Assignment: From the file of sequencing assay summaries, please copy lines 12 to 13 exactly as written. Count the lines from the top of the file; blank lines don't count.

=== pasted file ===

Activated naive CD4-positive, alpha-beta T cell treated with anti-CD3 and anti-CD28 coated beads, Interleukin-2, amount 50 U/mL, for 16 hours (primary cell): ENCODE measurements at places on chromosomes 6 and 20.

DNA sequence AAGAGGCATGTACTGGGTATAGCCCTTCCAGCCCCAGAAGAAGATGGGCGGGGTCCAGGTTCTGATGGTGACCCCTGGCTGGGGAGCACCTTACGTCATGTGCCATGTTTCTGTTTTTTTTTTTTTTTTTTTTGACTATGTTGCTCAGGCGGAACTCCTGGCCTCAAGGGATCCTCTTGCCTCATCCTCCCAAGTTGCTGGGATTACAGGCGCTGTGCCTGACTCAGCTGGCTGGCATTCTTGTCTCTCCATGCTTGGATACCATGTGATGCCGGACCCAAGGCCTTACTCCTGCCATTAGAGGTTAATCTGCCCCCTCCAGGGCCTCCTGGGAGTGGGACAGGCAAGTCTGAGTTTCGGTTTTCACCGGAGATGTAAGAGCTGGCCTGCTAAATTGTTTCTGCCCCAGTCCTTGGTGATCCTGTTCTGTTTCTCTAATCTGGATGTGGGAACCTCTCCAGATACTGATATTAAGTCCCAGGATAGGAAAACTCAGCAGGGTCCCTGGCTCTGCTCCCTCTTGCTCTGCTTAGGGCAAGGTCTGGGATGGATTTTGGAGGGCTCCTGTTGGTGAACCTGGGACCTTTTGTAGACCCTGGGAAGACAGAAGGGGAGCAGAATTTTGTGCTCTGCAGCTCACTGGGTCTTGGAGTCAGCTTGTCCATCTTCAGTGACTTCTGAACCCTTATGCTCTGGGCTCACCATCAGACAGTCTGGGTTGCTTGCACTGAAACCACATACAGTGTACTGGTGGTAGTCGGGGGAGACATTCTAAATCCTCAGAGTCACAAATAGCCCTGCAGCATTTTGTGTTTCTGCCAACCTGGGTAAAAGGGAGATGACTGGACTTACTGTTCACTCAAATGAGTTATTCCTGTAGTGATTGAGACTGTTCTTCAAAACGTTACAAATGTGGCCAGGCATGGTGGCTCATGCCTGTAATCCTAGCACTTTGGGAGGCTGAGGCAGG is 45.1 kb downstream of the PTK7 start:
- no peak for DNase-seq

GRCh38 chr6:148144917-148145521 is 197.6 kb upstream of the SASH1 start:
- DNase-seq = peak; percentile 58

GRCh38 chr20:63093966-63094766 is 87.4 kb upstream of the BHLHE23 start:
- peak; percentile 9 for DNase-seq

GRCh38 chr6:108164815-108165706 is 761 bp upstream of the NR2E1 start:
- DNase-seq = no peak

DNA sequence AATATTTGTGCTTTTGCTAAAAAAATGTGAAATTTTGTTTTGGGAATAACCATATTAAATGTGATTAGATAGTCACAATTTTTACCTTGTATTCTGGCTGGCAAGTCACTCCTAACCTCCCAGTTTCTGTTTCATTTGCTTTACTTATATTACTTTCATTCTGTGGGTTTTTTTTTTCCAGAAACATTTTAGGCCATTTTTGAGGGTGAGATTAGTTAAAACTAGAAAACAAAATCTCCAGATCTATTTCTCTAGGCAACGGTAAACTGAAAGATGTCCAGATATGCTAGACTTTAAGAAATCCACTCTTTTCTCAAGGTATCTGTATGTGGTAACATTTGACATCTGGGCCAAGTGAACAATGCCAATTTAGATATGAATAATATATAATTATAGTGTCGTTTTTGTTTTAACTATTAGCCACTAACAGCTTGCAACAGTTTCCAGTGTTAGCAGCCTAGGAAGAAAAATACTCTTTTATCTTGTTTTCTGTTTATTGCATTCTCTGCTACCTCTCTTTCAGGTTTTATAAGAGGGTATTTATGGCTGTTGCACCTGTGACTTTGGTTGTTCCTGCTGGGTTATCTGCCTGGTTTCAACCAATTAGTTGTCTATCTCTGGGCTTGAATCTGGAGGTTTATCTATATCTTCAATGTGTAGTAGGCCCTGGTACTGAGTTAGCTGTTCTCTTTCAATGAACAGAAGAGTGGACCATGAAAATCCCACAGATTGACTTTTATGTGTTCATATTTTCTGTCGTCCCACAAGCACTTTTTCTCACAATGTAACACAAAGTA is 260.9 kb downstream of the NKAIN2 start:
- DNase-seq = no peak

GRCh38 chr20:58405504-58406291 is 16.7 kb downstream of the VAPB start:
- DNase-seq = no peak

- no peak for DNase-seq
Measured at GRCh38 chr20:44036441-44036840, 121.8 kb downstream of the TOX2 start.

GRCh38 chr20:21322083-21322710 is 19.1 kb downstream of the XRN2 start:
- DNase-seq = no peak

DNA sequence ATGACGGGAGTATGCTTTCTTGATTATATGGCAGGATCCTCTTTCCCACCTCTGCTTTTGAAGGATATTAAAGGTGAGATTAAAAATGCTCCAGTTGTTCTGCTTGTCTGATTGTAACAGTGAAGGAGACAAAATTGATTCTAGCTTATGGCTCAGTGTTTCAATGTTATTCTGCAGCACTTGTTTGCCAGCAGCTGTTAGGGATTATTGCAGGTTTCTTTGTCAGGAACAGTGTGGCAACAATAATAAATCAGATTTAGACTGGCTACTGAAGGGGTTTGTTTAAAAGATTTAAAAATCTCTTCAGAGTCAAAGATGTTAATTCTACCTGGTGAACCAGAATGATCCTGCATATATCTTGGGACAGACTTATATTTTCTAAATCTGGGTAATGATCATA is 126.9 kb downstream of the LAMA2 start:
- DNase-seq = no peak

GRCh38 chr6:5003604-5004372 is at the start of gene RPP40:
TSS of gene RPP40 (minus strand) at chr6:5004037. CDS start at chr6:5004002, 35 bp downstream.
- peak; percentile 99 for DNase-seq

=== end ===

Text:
GRCh38 chr20:58405504-58406291 is 16.7 kb downstream of the VAPB start:
- DNase-seq = no peak